Not all groups have political representation. The democratic system is extremely imperfect in this regard. In most cases, the citizen is forced to choose the lesser of the two evils, because no one defends his particular interests. So, an approximation is sought. In the elections, what we actually get is the victory of the largest minority coalition. This crisis of representativeness is largely responsible for our political discontent. The antipolitical is, at bottom, a feeling of disarticulation on the part of the alienated individual. The crypto community integrates with many of these unrepresented. But we are not a political force, because we are not very organized. We need organization and visibility. We are too anarchist and different to be able to create a unitary bloc. It is time to change?
Obviously this community needs a better lobby. We have a serious Public Relations problem. To become a political force we need a common agenda. Social networks are living proof of our fragmentation as a social and political body. Whatever one writes, a member of the community always comes up refuting that idea violently. I am not referring to the healthy debate that should exist in every group. I am referring to an opposition charged with aggressiveness. “You know nothing”. “You do not understand anything”. “You’re an Idiot”. We can’t even agree on a common definition for Bitcoin. The Bitcoin foundation does not represent anyone. And mistrust in the other is very high.
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American culture is essentially individualistic. The individual is more important than the group. That conflicts with Latin, Asian, and Southern European cultures. If we go to history, the origins of this individualism could be attributed to the Protestant Reformation. Capitalism, independent thought, and liberal democracy are very close to the Anglo-Saxon world. Of course, we must also include the entire North of Europe. But it could be said that the modern world owes much to Protestant England. The English settlers on the New Continent built a country on the values of an unusual individualism. Of the individualistic, the most individualistic. So we have the Jeffersonian democracy that places the self-sufficient farmer as its great hero.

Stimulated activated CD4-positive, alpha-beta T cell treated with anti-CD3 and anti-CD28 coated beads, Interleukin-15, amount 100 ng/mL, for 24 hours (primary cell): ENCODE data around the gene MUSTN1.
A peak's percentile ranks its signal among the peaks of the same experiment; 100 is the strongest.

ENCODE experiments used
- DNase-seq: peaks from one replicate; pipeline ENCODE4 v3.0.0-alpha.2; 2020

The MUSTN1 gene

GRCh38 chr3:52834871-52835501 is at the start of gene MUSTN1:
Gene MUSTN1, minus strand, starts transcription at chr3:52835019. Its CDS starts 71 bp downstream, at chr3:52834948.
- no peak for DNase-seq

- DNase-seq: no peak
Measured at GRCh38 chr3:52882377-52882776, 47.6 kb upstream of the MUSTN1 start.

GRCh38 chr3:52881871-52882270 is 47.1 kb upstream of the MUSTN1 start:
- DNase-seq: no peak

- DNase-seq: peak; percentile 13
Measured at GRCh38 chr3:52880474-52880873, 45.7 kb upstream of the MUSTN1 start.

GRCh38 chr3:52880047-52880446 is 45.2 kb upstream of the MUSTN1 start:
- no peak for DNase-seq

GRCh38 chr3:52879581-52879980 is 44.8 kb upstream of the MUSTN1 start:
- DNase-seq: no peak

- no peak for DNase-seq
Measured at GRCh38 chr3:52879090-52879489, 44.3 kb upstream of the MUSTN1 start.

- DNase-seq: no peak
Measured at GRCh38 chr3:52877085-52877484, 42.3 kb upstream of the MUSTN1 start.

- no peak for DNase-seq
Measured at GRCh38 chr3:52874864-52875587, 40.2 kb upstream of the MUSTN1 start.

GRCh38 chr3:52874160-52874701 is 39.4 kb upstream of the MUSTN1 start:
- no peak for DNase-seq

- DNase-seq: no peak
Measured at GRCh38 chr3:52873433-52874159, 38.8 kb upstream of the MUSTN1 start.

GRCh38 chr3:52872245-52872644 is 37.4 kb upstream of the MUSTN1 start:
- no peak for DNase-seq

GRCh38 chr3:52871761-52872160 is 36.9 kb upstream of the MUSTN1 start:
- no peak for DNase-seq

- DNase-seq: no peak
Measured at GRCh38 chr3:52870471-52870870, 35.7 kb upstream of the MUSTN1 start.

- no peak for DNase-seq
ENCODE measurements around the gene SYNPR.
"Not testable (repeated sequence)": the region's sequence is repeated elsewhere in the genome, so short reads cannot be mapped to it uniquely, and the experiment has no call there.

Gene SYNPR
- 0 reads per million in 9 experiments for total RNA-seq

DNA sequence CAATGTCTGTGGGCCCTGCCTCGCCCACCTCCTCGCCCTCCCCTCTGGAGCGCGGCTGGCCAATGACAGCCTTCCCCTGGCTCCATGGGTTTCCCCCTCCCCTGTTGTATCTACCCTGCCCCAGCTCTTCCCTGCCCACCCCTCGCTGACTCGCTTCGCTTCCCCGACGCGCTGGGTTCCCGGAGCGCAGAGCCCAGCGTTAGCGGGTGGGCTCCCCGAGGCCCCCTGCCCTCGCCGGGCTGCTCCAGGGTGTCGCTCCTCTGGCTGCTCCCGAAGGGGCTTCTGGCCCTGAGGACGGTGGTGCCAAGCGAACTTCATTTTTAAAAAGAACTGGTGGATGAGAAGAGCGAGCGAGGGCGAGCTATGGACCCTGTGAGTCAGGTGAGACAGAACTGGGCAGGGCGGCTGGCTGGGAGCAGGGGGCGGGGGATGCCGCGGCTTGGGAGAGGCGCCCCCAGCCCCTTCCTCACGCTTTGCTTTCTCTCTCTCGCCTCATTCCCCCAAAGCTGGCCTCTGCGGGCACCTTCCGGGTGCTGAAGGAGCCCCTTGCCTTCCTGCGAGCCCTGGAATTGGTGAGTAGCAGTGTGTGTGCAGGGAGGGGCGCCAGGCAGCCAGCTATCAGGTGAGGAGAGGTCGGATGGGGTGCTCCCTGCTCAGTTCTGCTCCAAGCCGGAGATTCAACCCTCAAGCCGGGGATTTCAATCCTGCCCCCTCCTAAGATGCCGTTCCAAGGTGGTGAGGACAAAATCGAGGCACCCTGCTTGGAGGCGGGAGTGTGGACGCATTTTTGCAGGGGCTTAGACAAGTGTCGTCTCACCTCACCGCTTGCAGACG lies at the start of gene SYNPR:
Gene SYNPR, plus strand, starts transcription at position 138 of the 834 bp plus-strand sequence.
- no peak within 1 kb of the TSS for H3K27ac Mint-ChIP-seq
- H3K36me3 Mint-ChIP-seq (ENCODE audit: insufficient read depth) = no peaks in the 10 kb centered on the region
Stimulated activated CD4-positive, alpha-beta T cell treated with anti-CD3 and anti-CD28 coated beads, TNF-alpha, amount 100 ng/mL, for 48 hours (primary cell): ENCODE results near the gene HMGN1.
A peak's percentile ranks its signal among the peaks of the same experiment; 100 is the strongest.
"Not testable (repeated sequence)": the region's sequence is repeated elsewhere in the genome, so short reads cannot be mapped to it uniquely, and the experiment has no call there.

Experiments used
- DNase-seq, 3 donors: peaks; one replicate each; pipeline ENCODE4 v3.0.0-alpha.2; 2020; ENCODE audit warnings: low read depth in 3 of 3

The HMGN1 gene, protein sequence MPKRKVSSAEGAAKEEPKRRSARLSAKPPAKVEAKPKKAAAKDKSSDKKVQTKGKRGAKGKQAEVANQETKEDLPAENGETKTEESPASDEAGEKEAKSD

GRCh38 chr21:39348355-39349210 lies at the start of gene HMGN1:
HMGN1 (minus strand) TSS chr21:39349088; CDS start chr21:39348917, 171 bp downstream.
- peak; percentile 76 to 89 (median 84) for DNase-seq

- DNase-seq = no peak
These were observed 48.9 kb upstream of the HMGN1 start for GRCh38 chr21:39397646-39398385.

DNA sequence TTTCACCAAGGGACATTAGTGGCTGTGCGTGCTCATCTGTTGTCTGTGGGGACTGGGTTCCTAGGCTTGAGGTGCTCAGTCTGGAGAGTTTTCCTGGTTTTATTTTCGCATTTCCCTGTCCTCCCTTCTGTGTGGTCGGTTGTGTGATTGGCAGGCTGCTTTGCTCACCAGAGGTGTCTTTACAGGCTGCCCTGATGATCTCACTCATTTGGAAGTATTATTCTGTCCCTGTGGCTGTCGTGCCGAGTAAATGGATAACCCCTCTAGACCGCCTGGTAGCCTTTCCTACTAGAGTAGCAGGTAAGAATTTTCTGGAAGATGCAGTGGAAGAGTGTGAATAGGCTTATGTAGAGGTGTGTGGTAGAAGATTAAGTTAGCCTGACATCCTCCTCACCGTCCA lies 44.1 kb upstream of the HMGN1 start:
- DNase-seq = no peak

In rural America, there is still much of this spirit of extreme autonomy inherited from the pioneers. The relationship with God is personal. My property is my kingdom. My defense is my weapons. And my money is safe only in my hands. I do not need anyone. It does not depend on anyone. And any limit to my personal freedom is oppression. Why pay taxes? Why abide by the laws of a man-made institution? There is only God, my property, my job and my family. It is a thought that places all its trust in the individual and distrusts everything else.
Anti-statism and economic conservatism is a long-standing tradition in the United States. In many ways, it has lost representation with the two-party system. Over time, the parties concentrated on the political center. The battle began to turn in the social field in the eternal debate between the religious and the vigilantes of the social. But in everything else, both parties are very similar. On the way, many of the Jeffersonian values were left unrepresented.